The world woke up on Friday to find out that the United Kingdom has voted to leave the European Union (EU). As the markets tumbled overnight, with the pound plunging to record lows, uncertainty has taken over across the UK as British Prime Minister David Cameron announced that he will step down in the fall.
Polling stations opened on 23 June at 7 AM BST and closed at 10 PM BST. While polls indicated shortly after voting ended that the Remain camp was going to be the likely winner, overnight, as the vote count came in, it increasingly became apparent that Brits had voted to leave the EU. While Prime Minister David Cameron had urged the country to vote Remain, he was ultimately defeated by 52% to 48% despite London, Scotland and Northern Ireland all backing staying in. The referendum turnout was 71.8% – with more than 30 million people voting. It was the highest turnout at a UK-wide vote since 1992. UKIP leader Nigel Farage has hailed Thursday’s vote as the UK’s “independence day.” Mr Farage, who has over the past twenty years campaigned for Britain to leave the EU, told cheering supporters that “this will be a victory for ordinary people, for decent people.” Scotland’s First Minister Nicola Sturgeon has stated that the EU vote “makes clear that the people of Scotland see their future as part of the European Union” after all 32 local authority areas returned majorities for Remain. It is thought that Scotland may seek another referendum on separation from the UK.
The impact of the vote however has already been felt across the UK and on international markets, with the pound falling to its lowest level against the dollar since 1985 as the markets reacted to the results. Bank of England governor Mark Carney has stated that UK banks’ “substantial capital and huge liquidity” allowed them to continue to lend to businesses and households, adding that the Bank of England is ready to provide an extra £250 billion of support.
PM to Step Aside
Despite MP’s signing a letter overnight urging Prime Minister David Cameron to stay on whatever the result, on Friday morning the Prime Minister announced that he will step down by October after the UK voted to leave the EU. Speaking outside 10 Downing Street, he disclosed that he would attempt to “steady the ship” over the coming weeks and months, noting however that “fresh leadership” was needed. Flanked by his wife Samantha, Prime Minister Cameron indicated that he had informed the Queen of his decision to remain in place for the short term and then hand over to a new prime minister by the time of the Conservative conference in October. He has indicated that it will be for the new prime minister to carry out negotiations with the EU and invoke Article 50 of the Lisbon Treaty, which would effectively give the UK two years in order to negotiate its withdrawal.
Process to Leave the EU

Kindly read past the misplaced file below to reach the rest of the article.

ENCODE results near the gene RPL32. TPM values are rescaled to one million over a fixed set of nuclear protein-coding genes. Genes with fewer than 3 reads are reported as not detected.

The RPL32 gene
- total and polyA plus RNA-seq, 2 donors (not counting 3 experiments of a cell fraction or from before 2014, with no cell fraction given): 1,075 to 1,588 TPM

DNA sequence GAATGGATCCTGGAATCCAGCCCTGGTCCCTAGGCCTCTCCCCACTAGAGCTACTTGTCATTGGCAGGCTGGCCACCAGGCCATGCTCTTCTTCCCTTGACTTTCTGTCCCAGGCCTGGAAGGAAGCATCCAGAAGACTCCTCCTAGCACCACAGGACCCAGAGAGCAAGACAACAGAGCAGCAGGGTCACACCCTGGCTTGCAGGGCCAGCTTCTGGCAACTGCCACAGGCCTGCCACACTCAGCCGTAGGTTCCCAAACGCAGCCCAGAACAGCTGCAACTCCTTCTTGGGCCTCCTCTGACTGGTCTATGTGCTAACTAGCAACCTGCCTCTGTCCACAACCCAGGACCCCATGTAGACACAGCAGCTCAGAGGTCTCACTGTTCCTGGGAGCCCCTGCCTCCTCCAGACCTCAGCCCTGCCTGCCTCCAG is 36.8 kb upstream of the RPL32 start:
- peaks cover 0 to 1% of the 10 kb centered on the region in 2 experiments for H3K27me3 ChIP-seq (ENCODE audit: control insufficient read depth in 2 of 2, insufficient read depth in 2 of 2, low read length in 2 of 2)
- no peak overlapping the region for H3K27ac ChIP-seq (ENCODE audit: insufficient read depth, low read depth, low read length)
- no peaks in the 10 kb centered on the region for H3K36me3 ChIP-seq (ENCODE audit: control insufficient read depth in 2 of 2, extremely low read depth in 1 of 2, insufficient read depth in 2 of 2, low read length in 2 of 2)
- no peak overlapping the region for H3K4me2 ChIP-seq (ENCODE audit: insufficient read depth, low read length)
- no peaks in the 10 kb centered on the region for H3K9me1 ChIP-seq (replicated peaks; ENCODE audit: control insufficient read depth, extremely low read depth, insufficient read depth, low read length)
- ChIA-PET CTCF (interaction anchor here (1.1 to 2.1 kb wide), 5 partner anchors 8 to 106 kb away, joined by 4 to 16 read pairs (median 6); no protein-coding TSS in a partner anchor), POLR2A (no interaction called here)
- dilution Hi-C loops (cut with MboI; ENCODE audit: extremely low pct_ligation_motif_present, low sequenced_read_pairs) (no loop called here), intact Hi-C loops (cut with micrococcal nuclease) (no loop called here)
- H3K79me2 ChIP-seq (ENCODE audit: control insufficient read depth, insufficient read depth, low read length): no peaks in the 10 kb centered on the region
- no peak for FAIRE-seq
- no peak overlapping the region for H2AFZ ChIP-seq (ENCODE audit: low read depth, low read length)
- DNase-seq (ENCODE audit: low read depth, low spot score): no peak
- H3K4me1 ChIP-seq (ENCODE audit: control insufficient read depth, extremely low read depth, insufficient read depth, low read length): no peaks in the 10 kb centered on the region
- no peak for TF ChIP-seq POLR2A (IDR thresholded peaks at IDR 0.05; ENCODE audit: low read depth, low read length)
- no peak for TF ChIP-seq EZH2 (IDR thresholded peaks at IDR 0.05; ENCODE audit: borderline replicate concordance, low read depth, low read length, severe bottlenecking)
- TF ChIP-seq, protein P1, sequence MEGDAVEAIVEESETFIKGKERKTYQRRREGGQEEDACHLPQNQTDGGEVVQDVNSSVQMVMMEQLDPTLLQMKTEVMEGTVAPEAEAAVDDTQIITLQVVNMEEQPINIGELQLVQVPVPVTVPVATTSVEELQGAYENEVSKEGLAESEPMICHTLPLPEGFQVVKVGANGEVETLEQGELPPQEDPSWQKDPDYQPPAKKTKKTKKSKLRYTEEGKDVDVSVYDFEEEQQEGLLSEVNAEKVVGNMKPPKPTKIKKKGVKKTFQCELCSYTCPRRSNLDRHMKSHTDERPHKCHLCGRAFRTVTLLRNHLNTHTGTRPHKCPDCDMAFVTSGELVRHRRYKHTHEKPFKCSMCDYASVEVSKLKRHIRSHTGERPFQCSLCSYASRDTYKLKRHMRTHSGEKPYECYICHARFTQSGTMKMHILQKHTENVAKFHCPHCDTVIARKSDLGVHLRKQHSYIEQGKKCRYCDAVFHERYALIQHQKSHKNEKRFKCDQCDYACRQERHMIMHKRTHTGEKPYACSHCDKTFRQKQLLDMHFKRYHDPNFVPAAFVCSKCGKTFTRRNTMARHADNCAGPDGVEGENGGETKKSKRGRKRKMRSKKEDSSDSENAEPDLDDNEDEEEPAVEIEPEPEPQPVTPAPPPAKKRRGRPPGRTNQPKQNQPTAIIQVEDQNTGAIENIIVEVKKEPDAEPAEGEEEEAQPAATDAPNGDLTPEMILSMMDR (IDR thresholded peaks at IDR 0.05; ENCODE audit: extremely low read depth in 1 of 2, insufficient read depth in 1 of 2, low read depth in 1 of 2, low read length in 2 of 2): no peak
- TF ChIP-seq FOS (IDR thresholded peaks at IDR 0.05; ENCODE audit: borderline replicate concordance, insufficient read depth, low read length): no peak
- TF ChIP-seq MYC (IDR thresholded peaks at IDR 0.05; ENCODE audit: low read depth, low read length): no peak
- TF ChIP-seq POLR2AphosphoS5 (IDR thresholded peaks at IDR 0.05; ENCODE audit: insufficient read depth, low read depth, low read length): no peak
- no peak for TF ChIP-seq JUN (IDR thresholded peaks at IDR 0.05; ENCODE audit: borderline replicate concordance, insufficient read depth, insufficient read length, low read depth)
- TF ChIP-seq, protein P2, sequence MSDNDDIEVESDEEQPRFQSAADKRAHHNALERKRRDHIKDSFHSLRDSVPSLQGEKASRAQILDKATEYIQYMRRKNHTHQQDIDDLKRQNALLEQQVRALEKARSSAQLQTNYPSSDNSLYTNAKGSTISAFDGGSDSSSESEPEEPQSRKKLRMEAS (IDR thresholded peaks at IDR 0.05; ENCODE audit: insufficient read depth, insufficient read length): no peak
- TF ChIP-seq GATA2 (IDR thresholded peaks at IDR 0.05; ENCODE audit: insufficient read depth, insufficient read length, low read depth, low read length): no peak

While Britain is set to be the first country to leave the EU since its formation, the Leave vote does not immediately mean that Britain ceases to be a member of the 28-nation bloc.
That process could take a minimum of two years, with Leave campaigners suggesting during the referendum campaign that it should not be completed until 2020 – the date of the next scheduled general election. Once Article 50 has been triggered, a country cannot re-join the EU without the consent of all member states. Prime Minister Cameron previously indicated that he would trigger Article 50 as soon as possible after a Leave vote. However Boris Johnson and Michael Gove, who led the campaign to get Britain out of the EU, have disclosed that the prime minister should not rush into it. They have also indicated that they want to make immediate changes before the UK actually leaves the EU, such as curbing the power of EU judges and limiting the free movement of workers, potentially in breach of the UK’s treaty obligations. The government will also have to negotiate its future trading relationship with the EU and fix trade agreements with non-EU countries.
In Whitehall and Westminster, there will now begin the massive task of unstitching the UK from more than 40 years of EU law, deciding which directives and regulations to keep, amend or ditch.
EU Leaders Call for Stability and Solidarity in Wake of Vote
In the wake of the UK’s vote to leave the EU, shocked EU leaders have called for stability and solidary but also for change and reform. While President of the European Council Donald Tusk has stated that the remaining 27 members are determined to stay united, leaders like Italian Prime Minister Matteo Renzi have stated that the EU had to change and become “more human and more just.”
The European parliament has called for a special session for Tuesday 28 June to assess the vote, while foreign ministers of the six founding nations of the EU – Germany, France, the Netherlands, Italy, Belgium and Luxembourg – will met in Berlin on 25 June. Some leaders of EU member states, such as France’s Francois Hollande, held their own crisis talks on Friday. European parliament president Martin Schulz, president of the European Council Donald Tusk, European Commission head Jean-Claude Juncker and Dutch Prime Minister Mark Rutte also went into emergency talks.